I develop fabrics which remain ‘unfinished’ because I have not found the right piece to use them with. So they stay in my stash waiting for an opportunity to be used. My very first paper lamination stayed on a roll for a long time until I had fully mastered the process. Then I found my voice in terms of making work about dementia and my father, made several pieces of work, and then I layered it up on Layers of Memory which went into Quilt National 2013. I bring them out every time I start working on a new piece, and audition them together with newer pieces to determine whether I need to make more fabric for layering or if I have the right things already for the idea I have in my head.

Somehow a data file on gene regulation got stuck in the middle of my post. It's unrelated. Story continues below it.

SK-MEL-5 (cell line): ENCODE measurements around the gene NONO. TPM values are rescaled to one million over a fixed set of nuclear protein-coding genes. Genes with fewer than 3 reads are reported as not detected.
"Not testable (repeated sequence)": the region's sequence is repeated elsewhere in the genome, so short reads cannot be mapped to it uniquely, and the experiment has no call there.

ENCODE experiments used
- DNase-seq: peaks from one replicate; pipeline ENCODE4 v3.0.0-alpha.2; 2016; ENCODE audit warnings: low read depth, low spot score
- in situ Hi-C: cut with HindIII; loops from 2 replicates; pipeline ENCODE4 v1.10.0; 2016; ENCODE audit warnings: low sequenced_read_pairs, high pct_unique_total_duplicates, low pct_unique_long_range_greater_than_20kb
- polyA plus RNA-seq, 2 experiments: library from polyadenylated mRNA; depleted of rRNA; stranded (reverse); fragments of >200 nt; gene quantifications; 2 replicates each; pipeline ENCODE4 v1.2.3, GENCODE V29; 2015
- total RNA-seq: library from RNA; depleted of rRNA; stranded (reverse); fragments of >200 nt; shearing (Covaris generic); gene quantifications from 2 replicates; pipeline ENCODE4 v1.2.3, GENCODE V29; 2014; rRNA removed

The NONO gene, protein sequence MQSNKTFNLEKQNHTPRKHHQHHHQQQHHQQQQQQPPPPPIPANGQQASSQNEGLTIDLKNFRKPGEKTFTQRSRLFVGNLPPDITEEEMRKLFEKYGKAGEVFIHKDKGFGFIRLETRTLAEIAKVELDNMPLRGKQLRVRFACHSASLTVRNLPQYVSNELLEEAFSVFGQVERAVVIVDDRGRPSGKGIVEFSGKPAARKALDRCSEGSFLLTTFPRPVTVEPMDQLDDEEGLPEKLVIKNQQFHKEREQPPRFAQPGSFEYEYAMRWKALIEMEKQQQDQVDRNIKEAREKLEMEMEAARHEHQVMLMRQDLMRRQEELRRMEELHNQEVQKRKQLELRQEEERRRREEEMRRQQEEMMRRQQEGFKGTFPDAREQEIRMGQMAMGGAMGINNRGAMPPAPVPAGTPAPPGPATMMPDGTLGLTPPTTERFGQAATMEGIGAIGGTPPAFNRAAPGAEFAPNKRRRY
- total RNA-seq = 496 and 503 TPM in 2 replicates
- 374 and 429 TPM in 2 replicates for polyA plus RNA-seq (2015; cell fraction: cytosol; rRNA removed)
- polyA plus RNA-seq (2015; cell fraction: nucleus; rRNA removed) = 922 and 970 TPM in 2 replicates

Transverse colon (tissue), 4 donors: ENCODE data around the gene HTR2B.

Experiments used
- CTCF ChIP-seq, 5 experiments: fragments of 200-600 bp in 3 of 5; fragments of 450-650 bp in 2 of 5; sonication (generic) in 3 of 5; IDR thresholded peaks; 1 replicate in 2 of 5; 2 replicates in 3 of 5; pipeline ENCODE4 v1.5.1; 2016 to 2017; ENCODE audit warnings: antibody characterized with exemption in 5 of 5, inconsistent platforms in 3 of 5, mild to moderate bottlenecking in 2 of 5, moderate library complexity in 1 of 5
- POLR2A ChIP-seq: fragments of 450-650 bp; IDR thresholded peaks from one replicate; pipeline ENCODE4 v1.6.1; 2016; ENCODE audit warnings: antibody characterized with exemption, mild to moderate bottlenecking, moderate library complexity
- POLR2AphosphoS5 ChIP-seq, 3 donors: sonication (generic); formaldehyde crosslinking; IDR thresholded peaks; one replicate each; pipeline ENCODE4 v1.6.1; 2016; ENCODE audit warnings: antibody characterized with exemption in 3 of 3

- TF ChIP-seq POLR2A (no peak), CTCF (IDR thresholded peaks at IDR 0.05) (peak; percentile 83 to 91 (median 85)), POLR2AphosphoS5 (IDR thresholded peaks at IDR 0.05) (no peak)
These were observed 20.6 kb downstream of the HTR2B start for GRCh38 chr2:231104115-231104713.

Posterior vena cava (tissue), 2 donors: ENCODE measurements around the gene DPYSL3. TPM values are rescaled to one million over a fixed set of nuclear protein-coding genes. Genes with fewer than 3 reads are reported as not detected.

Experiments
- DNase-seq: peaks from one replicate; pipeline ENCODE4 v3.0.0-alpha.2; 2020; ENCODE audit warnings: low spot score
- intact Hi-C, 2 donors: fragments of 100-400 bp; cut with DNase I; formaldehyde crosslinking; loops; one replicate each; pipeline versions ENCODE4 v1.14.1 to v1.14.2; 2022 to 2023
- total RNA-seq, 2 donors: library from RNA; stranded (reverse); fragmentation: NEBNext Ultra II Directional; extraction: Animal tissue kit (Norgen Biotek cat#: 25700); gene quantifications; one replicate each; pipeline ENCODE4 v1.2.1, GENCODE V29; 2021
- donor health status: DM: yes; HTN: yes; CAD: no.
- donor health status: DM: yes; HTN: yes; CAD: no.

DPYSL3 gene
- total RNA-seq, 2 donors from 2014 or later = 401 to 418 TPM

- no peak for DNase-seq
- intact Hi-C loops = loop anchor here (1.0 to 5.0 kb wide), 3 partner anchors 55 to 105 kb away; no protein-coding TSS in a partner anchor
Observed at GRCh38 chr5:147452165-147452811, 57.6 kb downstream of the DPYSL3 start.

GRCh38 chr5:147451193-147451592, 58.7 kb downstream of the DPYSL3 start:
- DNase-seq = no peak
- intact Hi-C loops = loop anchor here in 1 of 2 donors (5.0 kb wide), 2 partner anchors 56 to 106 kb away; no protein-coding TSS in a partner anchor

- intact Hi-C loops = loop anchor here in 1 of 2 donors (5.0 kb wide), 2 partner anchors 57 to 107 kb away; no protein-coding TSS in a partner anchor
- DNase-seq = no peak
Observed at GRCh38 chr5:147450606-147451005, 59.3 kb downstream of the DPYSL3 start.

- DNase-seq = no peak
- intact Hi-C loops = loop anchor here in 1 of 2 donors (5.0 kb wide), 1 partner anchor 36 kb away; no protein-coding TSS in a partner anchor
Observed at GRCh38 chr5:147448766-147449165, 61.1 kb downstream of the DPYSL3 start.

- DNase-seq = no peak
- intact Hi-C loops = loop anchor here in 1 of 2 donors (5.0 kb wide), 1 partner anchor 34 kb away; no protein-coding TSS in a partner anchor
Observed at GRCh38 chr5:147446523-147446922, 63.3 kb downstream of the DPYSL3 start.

Where do you keep unfinished work? Might you leave it somewhere you can see it hoping that the answer to what you need to do to complete it comes to you? Would you show the work inprogress to other people to help unlock what you need to do to resolve the piece?

As pieces develop, there are times when ideas and intent do change from initial plans. For me, this is mainly because the previous layer or process has not ended up quite as I expected or planned, and I have to adjust the following layers to fit. Sometimes this means doing less and sometimes more.

Would you ever exhibit your unfinished works? If yes, what do you think would be the value of displaying the pieces? I would display unfinished work as I would a sketchbook – to show developmental work alongside finished work.

How do you think you would you feel if someone else completed your unfinished work/s?